Britain's Conservative-Liberal Democrat government said on Wednesday it would review all 308 changes to business regulation planned by the outgoing Labour administration to try to reduce red tape for firms.
The plethora of new rules ranged from raising the share of renewable energy in electricity generation, and creating minimum welfare standards for all greyhound racing tracks, to how companies should manage risks when using lasers.
The review, led by Lib Dem business minister Vince Cable, is part of Prime Minister David Cameron's aim to make Britain one of the most attractive places to do business and could result in changes to green regulation and financial services rules.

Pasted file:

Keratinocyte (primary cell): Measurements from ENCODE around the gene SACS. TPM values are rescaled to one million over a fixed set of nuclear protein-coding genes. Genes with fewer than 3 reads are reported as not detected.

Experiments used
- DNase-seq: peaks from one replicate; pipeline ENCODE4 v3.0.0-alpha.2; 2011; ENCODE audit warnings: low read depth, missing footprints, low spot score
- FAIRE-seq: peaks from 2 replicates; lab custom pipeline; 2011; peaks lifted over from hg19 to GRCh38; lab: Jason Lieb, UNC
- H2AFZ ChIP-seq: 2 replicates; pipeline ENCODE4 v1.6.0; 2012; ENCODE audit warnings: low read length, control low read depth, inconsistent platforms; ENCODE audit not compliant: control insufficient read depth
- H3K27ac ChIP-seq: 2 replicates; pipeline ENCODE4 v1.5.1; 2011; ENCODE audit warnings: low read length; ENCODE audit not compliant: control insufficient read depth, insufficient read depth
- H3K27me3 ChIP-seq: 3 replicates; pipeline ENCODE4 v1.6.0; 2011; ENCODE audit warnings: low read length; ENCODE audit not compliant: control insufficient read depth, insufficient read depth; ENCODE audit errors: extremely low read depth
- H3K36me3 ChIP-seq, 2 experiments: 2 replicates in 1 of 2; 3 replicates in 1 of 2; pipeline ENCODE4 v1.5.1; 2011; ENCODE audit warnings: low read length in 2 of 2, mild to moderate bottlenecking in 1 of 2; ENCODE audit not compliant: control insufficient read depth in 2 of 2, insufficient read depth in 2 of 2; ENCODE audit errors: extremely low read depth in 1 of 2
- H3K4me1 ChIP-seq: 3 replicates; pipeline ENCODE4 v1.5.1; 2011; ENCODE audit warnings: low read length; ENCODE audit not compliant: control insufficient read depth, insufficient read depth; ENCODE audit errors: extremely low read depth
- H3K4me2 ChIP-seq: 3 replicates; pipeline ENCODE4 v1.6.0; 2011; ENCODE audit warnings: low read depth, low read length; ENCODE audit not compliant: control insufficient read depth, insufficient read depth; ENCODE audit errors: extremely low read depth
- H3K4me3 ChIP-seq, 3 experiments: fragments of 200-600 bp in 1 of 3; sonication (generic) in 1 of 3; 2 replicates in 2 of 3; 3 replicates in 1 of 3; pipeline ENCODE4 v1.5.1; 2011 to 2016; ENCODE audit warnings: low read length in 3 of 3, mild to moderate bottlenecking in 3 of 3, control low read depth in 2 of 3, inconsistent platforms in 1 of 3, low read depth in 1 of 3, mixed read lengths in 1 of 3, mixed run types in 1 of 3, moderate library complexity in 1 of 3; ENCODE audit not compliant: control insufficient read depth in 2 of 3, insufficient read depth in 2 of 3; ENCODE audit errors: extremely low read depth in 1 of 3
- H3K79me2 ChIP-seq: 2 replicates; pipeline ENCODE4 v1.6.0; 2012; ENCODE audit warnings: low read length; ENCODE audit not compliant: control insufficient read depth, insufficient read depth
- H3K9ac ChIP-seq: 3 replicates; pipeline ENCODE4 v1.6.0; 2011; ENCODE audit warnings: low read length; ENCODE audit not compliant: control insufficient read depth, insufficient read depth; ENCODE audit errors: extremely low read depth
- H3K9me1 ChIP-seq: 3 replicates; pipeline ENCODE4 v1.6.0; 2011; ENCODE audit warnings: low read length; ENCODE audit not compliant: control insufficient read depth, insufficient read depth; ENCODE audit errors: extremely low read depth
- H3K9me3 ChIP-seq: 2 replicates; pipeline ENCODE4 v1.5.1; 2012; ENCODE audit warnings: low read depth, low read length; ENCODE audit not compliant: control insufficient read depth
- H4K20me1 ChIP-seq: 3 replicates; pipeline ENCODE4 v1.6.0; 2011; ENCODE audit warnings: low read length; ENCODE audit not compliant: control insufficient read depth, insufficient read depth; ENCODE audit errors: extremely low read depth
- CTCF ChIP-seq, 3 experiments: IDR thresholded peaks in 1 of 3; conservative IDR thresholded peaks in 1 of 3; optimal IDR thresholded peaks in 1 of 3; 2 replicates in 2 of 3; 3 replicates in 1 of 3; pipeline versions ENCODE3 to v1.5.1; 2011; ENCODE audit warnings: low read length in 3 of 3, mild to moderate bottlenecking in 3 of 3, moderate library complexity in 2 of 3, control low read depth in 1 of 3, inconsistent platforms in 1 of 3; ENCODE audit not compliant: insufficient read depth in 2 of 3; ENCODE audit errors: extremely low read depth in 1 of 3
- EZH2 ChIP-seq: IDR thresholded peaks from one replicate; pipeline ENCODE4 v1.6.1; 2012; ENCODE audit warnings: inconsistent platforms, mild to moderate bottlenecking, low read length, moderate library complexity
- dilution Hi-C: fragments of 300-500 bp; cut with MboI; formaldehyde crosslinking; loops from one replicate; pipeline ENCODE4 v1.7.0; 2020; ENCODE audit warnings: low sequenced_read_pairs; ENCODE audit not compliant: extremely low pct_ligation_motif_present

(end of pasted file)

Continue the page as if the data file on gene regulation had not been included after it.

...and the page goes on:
"The deluge of new regulations has been choking off enterprise for too long," Cable said on Wednesday. "We must move away from the view that the only way to solve problems is to regulate."
The coalition government, formed last month after the May 6 election proved inconclusive, estimated the cost to business of implementing all of the mooted regulations would amount to more than 19 billion pounds a year from 2011.
In March, Labour had published estimates of the financial benefits to business of its proposed rules as well as their costs, arguing companies would be better off in the long run.
The former government, in power for 13 years until May, said part of the rise in costs was due to several climate change-related measures necessary for Britain to meet international targets, such as including aviation in European emissions trading.
The Confederation of British Industry welcomed the coalition's move to cut red tape but said it was "only the first step in a process". ($1=.6831 Pound)
ReutersLast Mod: 02 Haziran 2010, 21:01